Originally Answered: Why can't gay people donate blood?
The FDA, particularly the Center for Biologics Evaluation and Research (CBER), has recently voted to maintain an indefinite deferral for any male-sex-male (MSM) that has occurred, even once, since 1977. However, the American Red Cross and America's Blood Centers have recommended decreasing the deferral period to one year from last contact. A similar change was just enacted in the United Kingdom.
Unfortunately, many do not understand the rationale behind the deferral guidelines. CDC data has consistently identified MSM as a significant risk factor for transfusion-transmissible diseases, especially Hepatitis B and HIV. As with other high risk activity, the guidelines are in place to protect not only the recipients of blood components, but also the collection, testing and nursing staff of blood centers and hospitals.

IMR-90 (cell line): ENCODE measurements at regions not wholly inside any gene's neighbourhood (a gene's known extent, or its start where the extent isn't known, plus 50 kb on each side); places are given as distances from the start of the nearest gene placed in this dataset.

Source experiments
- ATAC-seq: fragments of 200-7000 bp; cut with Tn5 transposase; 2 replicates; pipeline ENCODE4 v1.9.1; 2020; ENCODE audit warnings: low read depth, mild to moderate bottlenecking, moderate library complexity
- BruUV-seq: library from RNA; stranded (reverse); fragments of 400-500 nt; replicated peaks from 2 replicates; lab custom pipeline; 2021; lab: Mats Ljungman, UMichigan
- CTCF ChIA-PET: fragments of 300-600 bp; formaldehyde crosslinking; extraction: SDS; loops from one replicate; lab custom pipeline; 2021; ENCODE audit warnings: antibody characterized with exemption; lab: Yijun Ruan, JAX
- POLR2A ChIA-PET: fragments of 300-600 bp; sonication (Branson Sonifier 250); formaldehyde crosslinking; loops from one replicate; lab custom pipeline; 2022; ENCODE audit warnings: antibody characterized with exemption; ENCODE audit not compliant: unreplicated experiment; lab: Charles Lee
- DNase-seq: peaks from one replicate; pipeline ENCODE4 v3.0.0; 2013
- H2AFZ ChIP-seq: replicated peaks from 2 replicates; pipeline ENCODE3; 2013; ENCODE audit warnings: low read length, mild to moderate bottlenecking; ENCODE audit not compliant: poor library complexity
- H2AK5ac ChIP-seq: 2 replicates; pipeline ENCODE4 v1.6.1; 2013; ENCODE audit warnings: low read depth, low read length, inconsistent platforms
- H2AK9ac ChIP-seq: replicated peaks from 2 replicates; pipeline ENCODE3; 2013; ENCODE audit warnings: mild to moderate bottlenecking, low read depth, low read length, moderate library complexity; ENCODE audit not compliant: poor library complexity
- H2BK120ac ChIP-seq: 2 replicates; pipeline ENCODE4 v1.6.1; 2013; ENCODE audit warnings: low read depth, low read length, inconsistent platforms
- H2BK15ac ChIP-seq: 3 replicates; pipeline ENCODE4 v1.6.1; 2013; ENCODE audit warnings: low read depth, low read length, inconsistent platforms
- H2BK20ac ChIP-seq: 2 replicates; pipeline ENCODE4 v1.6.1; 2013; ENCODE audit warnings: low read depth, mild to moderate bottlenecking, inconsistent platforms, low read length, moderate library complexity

While some consider this discrimination, it is in reality a response to epidemiological data. Current blood donation screening using HIV Nucleic Acid testing (PCR) may detect viral RNA as early as 7-10 days post-exposure. HIV antibody testing, used in conjunction with NAT, can detect infection after 12-21 days post-exposure. It is this "window period', the time between infection and detection, that the FDA is concerned about. Though window-period donations are rare, the first case of post-transfusion HIV since 2002 was recently reported in the publication listed below:
CDC "Mortality and Morbidity Weekly Report" October 22, 2010 / 59(41);1335-1339
Specifics on the donor indicate unreported MSM activity over many years.
Until pathogen inactivation technology has been perfected to treat donated blood components for transfusion-transmissible diseases, donor questionnaires and screening tests provide the best chance for a safe blood supply
Please see the FDA link below for FAQ concerning MSM.